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NEW YORK (

TheStreet

) -- "Oil just refuses to go lower," Jim Cramer told the viewers of his

"Mad Money"

TV show Tuesday. He concluded that if you can't beat them, join them, which is why he recommended that every portfolio include at least one oil stock.

For the conservative investor, Cramer once again recommended oil and gas pipeline master limited partnerships like

Kinder Morgan Energy Partners

(KMP)

. He said that pipeline MLPs act like a toll road, charging for the quantity of oil and gas they transport regardless of the price of the underlying commodity.

For more average investors, Cramer said to consider oil drillers like

EOG Resources

(EOG) - Get Report

,

Range Resources

(RRC) - Get Report

or

Cabot Oil & Gas

(COG) - Get Report

, three stocks that he's recommended many times on past shows. All of these names, he said, have be rallying as the price of oil has continued its rise.

Cramer also recommended oil service plays like

Schlumberger

(SLB) - Get Report

and

Ensco

(ESV)

, two stocks which he owns for his charitable trust,

Action Alerts PLUS. Also making the list,

National Oilwell Varco

(NOV) - Get Report

, a stock Cramer said should be bought in stages as it trades wildly.

For the risk-takers, Cramer was bullish on names like

ConocoPhillips

(COP) - Get Report

,

Chevron

(CVX) - Get Report

and even

Occidental Petroleum

(OXY) - Get Report

as well as companies like

CoreLabs

(CLB) - Get Report

,

Halliburton

(HAL) - Get Report

and

Baker Hughes

(BHI)

.

Cramer said he's still not a fan of

Transocean

(RIG) - Get Report

, as the company issued stock today below the prices it's been buying back shares and will likely see its dividend at risk soon.

"Give your portfolio a boost," Cramer concluded, you have to own an oil stock.

Sick Euro

In the Off the Charts segment, Cramer went head to head with colleague Tim Collins over the chart of

CurrencyShares Euro Trust

(FXE) - Get Report

, the ETF that tracks the strength of the euro vs. the dollar.

Collins' first chart was of the correlation between the

S&P 500

and the euro. He noted that since October our markets have been trading in lock-step over 50% of the time, and more recently 84% of the time. The euro is clearly in the drivers' seat, said Cramer.

Turning to a daily chart of the Euro Trust, Collins saw a wedge pattern, a bearish signal, with the added bad news that the floor might not hold, thanks to light volume at that level. Collins also noted an ultra-bearish arch pattern between October and November, one that could turn into a "cup-and-saucer" pattern, also bearish.

The weekly chart was just as bearish, showing the euro trading in a channel, one that has recently broken down with the relative strength indicator pointing to continued weakness. The monthly chart, also bearish, with stochastics signaling that the currency has a long way to fall before becoming oversold.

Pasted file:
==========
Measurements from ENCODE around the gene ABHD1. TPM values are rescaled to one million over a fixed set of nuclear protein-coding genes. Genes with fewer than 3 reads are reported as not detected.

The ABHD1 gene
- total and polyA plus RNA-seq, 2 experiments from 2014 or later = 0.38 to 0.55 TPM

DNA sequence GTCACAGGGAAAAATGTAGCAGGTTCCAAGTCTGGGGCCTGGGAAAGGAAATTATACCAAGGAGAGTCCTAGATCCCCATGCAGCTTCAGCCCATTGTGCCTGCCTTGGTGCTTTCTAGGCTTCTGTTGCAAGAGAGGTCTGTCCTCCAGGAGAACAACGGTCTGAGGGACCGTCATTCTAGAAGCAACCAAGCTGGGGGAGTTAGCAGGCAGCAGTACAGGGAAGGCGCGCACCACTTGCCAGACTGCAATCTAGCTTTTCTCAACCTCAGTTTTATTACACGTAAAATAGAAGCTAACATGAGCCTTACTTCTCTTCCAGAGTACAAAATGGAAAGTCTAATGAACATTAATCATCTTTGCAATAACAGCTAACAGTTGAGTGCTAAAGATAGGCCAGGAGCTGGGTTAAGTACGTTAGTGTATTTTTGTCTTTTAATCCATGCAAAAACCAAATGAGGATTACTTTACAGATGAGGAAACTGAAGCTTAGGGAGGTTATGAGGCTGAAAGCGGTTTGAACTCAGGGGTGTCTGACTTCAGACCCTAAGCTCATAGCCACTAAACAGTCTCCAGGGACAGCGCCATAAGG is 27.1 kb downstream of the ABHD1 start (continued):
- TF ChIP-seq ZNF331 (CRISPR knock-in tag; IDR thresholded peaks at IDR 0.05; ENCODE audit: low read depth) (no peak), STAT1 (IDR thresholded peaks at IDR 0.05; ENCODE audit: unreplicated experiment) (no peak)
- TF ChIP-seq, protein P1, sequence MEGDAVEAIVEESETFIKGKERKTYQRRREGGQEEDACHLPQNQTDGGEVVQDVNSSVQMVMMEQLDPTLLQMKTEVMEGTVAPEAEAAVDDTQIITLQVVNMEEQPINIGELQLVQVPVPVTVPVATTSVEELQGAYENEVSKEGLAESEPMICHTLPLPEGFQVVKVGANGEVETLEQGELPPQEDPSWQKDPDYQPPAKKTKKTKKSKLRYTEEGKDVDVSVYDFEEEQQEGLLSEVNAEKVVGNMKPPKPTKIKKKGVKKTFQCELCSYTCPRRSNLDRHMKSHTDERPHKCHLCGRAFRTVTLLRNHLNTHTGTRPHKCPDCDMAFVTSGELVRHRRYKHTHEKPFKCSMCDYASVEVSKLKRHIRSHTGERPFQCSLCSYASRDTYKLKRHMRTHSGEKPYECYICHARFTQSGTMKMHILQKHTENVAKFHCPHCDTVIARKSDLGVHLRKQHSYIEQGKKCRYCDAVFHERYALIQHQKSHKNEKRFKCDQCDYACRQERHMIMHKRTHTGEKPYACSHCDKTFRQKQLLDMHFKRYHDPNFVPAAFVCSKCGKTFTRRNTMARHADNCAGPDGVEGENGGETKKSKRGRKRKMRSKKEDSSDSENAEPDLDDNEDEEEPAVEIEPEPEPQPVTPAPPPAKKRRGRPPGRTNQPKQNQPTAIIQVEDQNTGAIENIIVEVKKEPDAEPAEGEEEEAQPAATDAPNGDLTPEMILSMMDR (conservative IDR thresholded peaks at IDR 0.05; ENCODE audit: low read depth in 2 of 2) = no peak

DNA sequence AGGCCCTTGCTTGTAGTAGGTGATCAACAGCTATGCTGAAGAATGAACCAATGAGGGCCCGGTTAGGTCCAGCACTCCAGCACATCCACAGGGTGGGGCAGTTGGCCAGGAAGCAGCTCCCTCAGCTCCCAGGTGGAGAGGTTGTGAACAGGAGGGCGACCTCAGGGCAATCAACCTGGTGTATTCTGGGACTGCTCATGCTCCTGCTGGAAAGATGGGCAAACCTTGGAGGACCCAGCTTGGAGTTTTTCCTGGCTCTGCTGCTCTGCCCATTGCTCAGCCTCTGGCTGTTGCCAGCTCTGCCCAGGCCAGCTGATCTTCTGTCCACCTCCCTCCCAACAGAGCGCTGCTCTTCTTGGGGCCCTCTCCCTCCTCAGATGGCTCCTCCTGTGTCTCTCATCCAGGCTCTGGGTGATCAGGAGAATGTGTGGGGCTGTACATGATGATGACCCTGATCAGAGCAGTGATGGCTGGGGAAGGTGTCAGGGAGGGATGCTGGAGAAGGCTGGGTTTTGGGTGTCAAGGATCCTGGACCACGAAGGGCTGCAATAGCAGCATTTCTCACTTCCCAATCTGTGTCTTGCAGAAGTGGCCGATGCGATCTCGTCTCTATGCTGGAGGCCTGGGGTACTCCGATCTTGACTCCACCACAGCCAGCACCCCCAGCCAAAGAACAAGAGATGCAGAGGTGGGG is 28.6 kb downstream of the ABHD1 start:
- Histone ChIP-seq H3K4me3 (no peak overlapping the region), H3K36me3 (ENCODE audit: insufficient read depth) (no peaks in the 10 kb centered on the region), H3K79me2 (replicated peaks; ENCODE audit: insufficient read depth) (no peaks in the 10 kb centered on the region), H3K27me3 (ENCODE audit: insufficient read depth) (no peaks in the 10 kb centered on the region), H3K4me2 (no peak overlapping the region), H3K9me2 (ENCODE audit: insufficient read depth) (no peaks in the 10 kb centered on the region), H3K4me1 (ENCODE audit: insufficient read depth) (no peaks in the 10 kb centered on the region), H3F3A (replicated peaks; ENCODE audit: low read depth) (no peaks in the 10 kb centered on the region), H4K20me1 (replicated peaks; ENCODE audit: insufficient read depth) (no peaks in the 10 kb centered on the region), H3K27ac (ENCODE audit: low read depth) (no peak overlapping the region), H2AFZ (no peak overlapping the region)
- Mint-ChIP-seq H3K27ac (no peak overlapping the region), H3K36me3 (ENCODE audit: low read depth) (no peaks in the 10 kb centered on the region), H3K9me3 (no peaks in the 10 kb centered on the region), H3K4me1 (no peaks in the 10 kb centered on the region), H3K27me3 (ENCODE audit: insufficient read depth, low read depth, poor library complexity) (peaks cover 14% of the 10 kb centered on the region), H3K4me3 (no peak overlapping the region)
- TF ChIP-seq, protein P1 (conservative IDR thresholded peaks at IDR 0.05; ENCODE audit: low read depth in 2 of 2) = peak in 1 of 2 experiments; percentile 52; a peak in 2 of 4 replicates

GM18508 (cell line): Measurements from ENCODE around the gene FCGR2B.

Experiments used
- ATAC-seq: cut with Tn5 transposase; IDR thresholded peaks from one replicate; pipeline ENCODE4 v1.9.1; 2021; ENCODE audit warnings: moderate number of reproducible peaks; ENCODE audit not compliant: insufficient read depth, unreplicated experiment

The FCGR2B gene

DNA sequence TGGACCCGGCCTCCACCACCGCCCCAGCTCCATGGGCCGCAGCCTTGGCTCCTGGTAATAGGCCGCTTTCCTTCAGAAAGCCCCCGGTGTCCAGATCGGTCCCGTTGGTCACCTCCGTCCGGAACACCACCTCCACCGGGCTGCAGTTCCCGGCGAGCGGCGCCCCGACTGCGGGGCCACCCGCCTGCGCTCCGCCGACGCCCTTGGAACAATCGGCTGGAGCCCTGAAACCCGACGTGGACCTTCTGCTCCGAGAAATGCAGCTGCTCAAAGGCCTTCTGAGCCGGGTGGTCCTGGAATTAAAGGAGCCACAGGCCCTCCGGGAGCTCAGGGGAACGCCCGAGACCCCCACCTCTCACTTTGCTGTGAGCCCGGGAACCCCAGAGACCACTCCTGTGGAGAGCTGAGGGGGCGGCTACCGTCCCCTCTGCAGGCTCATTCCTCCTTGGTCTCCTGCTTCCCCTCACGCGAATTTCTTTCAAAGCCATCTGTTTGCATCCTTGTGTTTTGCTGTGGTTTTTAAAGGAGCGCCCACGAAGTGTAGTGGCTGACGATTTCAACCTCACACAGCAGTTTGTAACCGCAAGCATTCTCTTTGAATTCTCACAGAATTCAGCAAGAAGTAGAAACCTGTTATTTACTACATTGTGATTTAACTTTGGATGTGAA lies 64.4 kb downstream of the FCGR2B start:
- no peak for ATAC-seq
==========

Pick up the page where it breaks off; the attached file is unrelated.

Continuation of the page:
Cramer said with all of these signals pointing downward, the euro remains untouchable at this point. He continued to urge investors to stay cautious and migrate into more conservative stocks.

Farming Sweet Spot

Continuing with his "Stocking Stuffers" series of stocks that work even if Europe doesn't, Cramer recommended

Tractor Supply

(TSCO) - Get Report

, a rural purveyor of farm, ranch and home goods for smaller, hobbyist farmers.

Cramer explained that Tractor Supply is in a sweet spot with its 1,054 locations across the U.S. He said the company doesn't suffer much from online or big-box competition given its rural and outer suburb locations. Plus, the company's core demographic is faring better than the U.S. population overall, with average household incomes rising 2.3% vs. a decline overall.

Tractor Supply is growing its store count by 8% to 9% a year and is also testing a smaller store format that, if successful, could raise the company's growth potential even more. When it last reported, Tractor Supply posted a six-cent-a-share earnings beat on a 17% pop in revenues. The company posted same-store sales growth of 11.5% and it was able to raise guidance to boot.

Trading at just 20 times earnings with a 17% growth rate, Cramer said Tractor Supply is inexpensive, but he would still buy it in scales as the markets trade in lock-step with Europe.

Intriguing Speculative Energy Play

In the "Executive Decision" segment, Cramer sat down with Charif Souki, chairman, president and CEO of

Cheniere Energy

(LNG) - Get Report

, a speculative company that's working to build the country's first natural gas export facility due to be completed in 2015.

Souki explained that the U.S. is now exporting a lot of commodities that it used to import just a few years ago. He said things like coal, propane, butane and soon natural gas are all being exported from the U.S. Souki noted that two recently completed terminals to export propane and butane are already running at full capacity.

Why the sudden change? Souki said that five years ago, after Hurricane Katrina when prices for oil products shot up, everyone started drilling. "Price motivates technology," he said, which is exactly what the natural gas market has seen with hydraulic fracturing. The U.S. has also made other changes, noted Souki, and our country is already importing 700,000 fewer barrels a day of oil than it used to.